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Babolat pickleball paddle

How to Choose a Pickleball Paddle

Choosing the right paddle is one of the most critical aspects of playing pickleball, as it can significantly influence how well a player performs. Most people may have difficulty choosing a paddle that may be favourable for their style of play because they may not be familiar with the capabilities and attributes attached to different paddles. For every characteristic of a paddle, some benefits come with it. 

Also, due to the rise in popularity of pickleball, there has been an increase in the production of paddles by different brand (80+ brands and counting). Each one implements new technology and materials. All of these make it even more complicated for players to pick the right paddle for them, especially the ones new to the game. 

How do I find the right one? 

There are many factors that you should consider before deciding on which paddle may be the right one for you. These include: 

Price 

The most vital factor is finding a paddle that is within your budget. Paddle pricing can vary dramatically, sometimes by hundreds of dollars. However, as much as the price will impact how effective the paddle may be, it may not optimize the player’s performance if the qualities of the paddle are not compatible with their skills and style of play. 

Weight 

One of the top considerations when choosing a pickleball paddle is the overall weight. The weight determines the type of performance that the player will get when playing as well as the paddles’ feel when hitting the ball. Lighter paddles are good for players who are concerned about ball control and also want an option that will cause minimal elbow and shoulder pain. The typical light weight range is from 7 - 8 ounces. 

Nevertheless, lightweight paddles have their disadvantages, as players will have to swing the paddle harder to hit deeper and more powerful shots. On the other hand, heavier paddles require minimal swing to hit a more powerful shot, but due to the extra weight the paddles players may strain their elbows or get tired after playing for a long time. Heavier paddles range from 8-9 ounces typically. 

Typically, lighter weight paddles are better for players starting out or who are looking for more control. Whereas heavier paddles are more suited to advanced players or players looking for more easy power. 

Material 

Materials are another factor to consider when choosing a paddle, as each material also has its advantages and disadvantages.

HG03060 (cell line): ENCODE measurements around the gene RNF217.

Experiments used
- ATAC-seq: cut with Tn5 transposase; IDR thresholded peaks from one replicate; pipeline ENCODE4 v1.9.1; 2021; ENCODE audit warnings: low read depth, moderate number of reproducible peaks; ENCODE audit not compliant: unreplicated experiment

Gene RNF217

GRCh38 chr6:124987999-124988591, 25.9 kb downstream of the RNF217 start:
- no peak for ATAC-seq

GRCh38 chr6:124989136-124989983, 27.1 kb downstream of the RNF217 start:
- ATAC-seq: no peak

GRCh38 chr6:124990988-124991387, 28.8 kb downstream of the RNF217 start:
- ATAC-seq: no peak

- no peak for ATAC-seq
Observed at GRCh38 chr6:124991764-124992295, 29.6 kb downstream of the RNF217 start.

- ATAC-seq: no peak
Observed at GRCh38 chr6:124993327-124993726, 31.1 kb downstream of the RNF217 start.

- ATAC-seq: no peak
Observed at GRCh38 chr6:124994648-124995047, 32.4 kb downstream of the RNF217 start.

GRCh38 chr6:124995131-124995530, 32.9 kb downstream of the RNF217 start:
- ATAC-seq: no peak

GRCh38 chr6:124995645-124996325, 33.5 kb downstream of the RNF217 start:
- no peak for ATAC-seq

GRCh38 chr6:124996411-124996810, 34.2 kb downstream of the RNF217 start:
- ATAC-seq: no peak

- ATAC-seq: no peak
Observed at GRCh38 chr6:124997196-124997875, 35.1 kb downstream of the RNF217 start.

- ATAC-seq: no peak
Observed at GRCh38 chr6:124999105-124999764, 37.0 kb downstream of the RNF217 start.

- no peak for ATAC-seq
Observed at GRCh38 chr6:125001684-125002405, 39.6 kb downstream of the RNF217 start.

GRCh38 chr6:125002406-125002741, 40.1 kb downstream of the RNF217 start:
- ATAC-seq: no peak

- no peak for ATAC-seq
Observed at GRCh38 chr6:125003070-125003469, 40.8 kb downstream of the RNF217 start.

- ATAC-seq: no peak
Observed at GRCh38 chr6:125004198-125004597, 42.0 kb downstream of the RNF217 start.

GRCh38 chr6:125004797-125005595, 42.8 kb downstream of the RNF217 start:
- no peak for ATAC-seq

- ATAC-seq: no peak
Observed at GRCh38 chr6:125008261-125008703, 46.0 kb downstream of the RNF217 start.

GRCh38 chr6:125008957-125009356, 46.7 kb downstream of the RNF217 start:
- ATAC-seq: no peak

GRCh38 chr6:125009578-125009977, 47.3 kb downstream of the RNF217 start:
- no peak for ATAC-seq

Wood: Wooden pickleball paddles are as old as the game itself, as they were the original paddles used during the game’s invention. They are typically quite heavy at 9+ ounces but wood is a good option for someone testing the waters to see if they like the game with minimal cost invested.

Composite: Players tend to choose this pickleball paddle construction because of its core and surface materials. 

Cores: Most paddle cores are a basic honeycomb design made of polypropylene and with different densities and thicknesses depending on manufacturer. Thinner cores (13mm and less) provide more power whereas thicker cores offer more control and comfort. 

Aluminum used to be used in the core but it has been phased out as it pits and dents more easily. Nomex is another material that is used in the core and provides a good power/feel ratio but is more difficult and costly to manufacture. 

Surface materials: Generally the two options are fiberglass or graphite. Fiberglass is a little heavier and softer and found generally in the lower price point paddles. Graphite is lighter and stiffer providing more rebound as well as a bigger and broader sweet spot. Face materials can also have a texture applied to them or roughened to provide extra spin on your shots. 

Grip Size 

Playing pickleball with an incorrect grip size makes the game less enjoyable. When a grip is too large for the hand, it may cause discomfort in the forearm. Too small of a grip and the paddle may twist more easily on off- center hit shots. 

A general rule for grip size takes into consideration your height, if the player falls under 5’5”, a 4” grip will be suitable for them. Players who fall between 5’5” – 5’9” should use a 4¼“grip, while players above 6” should look at a 4½“ grip. 

You can verify this measurement by gripping the handle in a continental style (v of thumb and forefinger pointing on the left side bevel of the grip for a right handed person) and checking the space between the fingers and the heel of your palm. If an index finger from your left hand fits in that space, then the paddle grip is perfect for you. 

Need a Paddle? 

Check out our selection of top quality pickleball paddles here. [link to pickleball paddle collection]

Interested in checking out more news, updates, and products from the world of pickleball? Have a look at our Team Pickleball page and signup for the newsletter!

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